Gardens in the sky

At Wardian London, developer EcoWorld Ballymore is creating a luxurious living environment that brings green space within easy reach of every flat owner

At first sight, the two blocks that will make up EcoWorld Ballymore’s new Wardian London development appear to be yet another pair of luxury apartment buildings like those springing up all over the capital. But take a closer look at the developers’ vision for the riverside scheme and the difference is clear – rather than just another vast expanse of steel and glass, a passion for green space is at the heart of this development. The 624 new apartments, launched for sale in September, are contained within two high-end residential towers built just a stone’s throw from Canary Wharf. What sets Wardian London apart from neighbouring developments is that, arguably, its location – in the heart of London’s liveliest business district - isn’t its biggest selling point. What makes these apartments special is not only the extensive communal landscaping but the addition to each unit of an extensive, private ‘sky garden’. These balconies not only add an additional 37m2 to each flat, but they also provide residents with their own carefully designed green space high above the streets below.

The aim of EcoWorld Ballymore (a partnership between one of Malaysia’s leading property developers and Ballymore, which has extensive experience in the London property market) is to provide residents with what their marketing literature describes as, “a tranquil oasis…within the city”. To achieve this, as well as the residents’ sky gardens, Wardian London also boasts a rooftop observatory bar which will house London’s highest botanical gin garden; two restaurants and a 25 metre open air swimming pool set within tropical planting and landscaping. Residents and visitors approach Wardian across a new landscaped public plaza with sunken gardens “to immerse them in lush greenery on arrival”.



What’s in a name?

EcoWorld Ballymore’s Docklands development takes its name from the traditional ‘Wardian cases’ that were designed and built in East London in the 19th century to transport tea plants to India. These glazed boxes were used to protect plants that would otherwise die from exposure to the elements during long sea journeys. The problem frustrated botanists until the predecessor of the modern terrarium  - and allegedly the inspiration for the glass aquarium - was invented by Dr. Nathaniel Bagshaw Ward around 1829. Wardian cases were vital to the British Empire’s expansion into India, leading to the development of the East India Company - based in the docks of the same name -  enabling Great Britain to trade in exotic commodities such as tea and spices from across the world.

The developers’ intention is to pioneer the concept of what Ballymore UK’s MD John Mulryan describes as “outside-in living”; already seen in residential developments in other parts of the world such as Brisbane and Singapore. Atriums located throughout the two towers are filled with a wide range of plants and flowers from all over the world. Huw Morgan from landscape architect Camlins, who has been closely involved in the designs at Wardian says “Green space is one of the most sought after commodities in London and Wardian London capitalises on this with abundant planting of more than 100 different exotic species across the development. Creating hidden sanctuaries, inspired by Wardian cases, was of utmost importance in this project to deliver a tangible retreat from city living”.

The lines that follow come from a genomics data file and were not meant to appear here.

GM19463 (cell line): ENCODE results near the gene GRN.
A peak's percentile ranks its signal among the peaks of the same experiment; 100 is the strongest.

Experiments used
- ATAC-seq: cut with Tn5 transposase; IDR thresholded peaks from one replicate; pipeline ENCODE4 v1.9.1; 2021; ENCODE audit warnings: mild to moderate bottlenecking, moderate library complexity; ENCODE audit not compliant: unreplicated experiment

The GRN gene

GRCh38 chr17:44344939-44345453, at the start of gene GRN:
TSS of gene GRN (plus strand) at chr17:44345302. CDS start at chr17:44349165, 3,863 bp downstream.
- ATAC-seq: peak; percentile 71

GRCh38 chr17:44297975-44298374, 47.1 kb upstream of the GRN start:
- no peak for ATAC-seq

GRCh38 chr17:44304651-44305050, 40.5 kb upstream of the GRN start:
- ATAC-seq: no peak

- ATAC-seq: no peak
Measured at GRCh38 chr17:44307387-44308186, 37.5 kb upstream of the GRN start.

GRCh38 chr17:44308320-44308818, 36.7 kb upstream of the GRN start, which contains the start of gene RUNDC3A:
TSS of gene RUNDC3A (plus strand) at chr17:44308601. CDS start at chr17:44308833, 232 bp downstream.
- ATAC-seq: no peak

As well as creating lush, green public spaces, Camlins has also created optional planting schemes for residents’ sky gardens, which will differ depending on the aspect, orientation and altitude of each apartment. The indoor planted areas have been carefully chosen to suit the conditions in which they are growing; additional light sources are being used where needed and a regular maintenance regime has been developed to keep an eye on pests. 

Ballymore’s property management strategy on all its developments is to continue to manage its own blocks after completion. A team of full-time gardeners will be responsible for maintaining all green space in the communal areas. For residents, the sky gardens offer the opportunity to enjoy their own private green space and to be creative with plants in a way that is not often possible for flat owners living 55 storeys above the ground.

The first residents at Wardian London are expected to move in during 2019.


Suites – from £395,000

One-bed apartment – from £525,000

Two-bed apartment – from £695,000

For more information, go to or call 0800 404 8855.